In fact, almost everything about the conference was a treat.  The Chorus America folks know how to throw a party, and they know how to craft a professional conference that provides valuable resources to attendees.  It was a great first conference, and I'm looking forward to seeing the colleagues I met in San Francisco again next year in Minneapolis.  And now I'll hand the blogging reins off to the Maestra and go back to the rest of my to-do list -- have a lovely weekend, everyone!

Karen P. Thomas, my boss and Chorus America conference guide.
KPT says: 
The Chorus America Conference was fabulous, as usual. The staff do such a tremendous job of organizing and running a smooth conference - finding compelling speakers, and selecting the finest area choirs to perform. Concert highlights for me were the San Francisco Girl's Chorus (one of the best children's chorus programs in the country) and Chanticleer - interesting programs and absolutely stellar performances by both those groups!  Ragnar Bohlin (Director of the San Francisco Symphony Chorus) gave a fascinating presentation on contemporary choral music from Scandinavia and the Baltics - some wonderful repertoire ideas there!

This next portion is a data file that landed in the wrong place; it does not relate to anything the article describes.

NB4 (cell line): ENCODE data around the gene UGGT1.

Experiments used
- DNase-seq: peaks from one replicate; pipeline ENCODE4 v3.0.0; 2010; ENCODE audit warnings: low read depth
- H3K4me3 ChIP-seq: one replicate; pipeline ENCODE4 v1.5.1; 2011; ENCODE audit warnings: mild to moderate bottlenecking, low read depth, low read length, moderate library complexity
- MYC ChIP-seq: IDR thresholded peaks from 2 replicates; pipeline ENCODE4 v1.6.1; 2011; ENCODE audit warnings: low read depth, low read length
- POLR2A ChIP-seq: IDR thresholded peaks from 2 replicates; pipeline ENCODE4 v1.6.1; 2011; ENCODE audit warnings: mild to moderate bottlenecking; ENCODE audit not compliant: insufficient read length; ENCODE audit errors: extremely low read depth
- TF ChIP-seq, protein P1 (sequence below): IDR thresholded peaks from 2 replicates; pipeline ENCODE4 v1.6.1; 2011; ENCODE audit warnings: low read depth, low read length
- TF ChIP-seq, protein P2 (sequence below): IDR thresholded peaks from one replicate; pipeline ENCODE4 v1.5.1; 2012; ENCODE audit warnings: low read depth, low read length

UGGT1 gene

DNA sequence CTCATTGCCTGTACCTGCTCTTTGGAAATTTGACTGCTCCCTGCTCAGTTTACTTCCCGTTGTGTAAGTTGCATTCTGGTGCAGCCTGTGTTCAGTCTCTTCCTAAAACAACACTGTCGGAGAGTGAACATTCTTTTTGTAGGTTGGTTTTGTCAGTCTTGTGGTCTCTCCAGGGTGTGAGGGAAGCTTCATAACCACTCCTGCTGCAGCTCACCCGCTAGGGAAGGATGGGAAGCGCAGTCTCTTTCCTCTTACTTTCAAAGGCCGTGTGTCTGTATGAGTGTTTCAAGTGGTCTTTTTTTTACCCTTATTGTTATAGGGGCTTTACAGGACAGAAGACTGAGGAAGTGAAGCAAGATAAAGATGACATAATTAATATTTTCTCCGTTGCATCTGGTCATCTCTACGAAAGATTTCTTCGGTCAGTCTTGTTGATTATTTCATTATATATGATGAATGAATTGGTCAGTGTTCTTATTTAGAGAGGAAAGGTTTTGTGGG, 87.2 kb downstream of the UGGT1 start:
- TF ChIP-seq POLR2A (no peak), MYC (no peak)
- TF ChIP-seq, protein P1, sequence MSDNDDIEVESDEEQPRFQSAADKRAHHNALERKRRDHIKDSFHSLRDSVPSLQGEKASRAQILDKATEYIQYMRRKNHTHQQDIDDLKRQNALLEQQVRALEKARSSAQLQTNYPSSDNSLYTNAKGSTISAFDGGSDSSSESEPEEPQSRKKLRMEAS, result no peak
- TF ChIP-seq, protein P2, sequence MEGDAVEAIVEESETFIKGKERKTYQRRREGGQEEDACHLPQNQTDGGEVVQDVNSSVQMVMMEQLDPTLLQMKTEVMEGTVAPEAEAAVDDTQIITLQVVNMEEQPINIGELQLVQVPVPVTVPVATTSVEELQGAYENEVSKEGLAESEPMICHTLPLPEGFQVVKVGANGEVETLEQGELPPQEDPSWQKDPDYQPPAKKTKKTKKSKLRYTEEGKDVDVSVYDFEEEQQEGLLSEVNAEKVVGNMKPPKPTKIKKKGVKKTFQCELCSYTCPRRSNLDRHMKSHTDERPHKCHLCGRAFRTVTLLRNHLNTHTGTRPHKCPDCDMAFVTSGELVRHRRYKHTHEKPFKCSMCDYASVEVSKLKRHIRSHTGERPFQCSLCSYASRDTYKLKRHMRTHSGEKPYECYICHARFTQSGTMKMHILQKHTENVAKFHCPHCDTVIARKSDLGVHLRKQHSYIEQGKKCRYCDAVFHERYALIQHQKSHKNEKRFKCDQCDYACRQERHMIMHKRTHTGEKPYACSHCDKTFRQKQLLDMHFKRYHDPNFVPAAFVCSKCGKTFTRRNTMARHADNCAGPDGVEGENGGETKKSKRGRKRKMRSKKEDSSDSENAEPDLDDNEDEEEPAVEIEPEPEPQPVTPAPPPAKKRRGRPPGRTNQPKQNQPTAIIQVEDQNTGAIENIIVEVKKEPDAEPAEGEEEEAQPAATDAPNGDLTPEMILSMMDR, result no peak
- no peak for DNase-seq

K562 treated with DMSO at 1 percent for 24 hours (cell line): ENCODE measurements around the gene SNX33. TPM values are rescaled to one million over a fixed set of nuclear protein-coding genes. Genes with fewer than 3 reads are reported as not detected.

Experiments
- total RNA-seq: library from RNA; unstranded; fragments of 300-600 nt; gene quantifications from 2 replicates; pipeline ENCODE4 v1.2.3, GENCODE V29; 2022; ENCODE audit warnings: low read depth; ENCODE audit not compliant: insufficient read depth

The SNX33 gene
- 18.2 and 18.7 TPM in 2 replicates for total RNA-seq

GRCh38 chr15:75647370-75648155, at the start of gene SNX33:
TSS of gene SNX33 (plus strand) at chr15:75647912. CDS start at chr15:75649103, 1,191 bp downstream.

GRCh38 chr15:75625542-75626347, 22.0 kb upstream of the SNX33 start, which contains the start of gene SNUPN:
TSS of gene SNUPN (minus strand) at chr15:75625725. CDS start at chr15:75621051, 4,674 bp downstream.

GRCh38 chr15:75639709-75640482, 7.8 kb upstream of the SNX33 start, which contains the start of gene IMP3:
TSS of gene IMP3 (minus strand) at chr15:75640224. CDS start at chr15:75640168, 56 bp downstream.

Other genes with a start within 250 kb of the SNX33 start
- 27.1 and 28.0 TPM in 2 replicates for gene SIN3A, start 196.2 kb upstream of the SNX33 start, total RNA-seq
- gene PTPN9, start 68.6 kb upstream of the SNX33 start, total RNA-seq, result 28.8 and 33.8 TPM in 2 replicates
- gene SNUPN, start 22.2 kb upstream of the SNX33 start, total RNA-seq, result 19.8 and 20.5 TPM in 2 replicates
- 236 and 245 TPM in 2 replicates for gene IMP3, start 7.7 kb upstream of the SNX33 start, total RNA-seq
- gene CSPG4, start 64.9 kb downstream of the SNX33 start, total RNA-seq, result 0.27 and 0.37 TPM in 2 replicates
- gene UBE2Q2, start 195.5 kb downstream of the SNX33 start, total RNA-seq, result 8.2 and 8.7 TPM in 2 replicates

As always, the Chorus America Conference is a great time for connecting with new colleagues and catching up with old friends. I was very happy to see Barlow Bradford and the Utah Chamber Artists receive the Dale Warland Singers Commission Award to commission a new piece by Tarik O’Regan - this wonderful group deserves the recognition!

All in all, a great conference, and I return to Seattle with plenty of new and exciting ideas!

Thursday, June 16, 2011

Why SPM?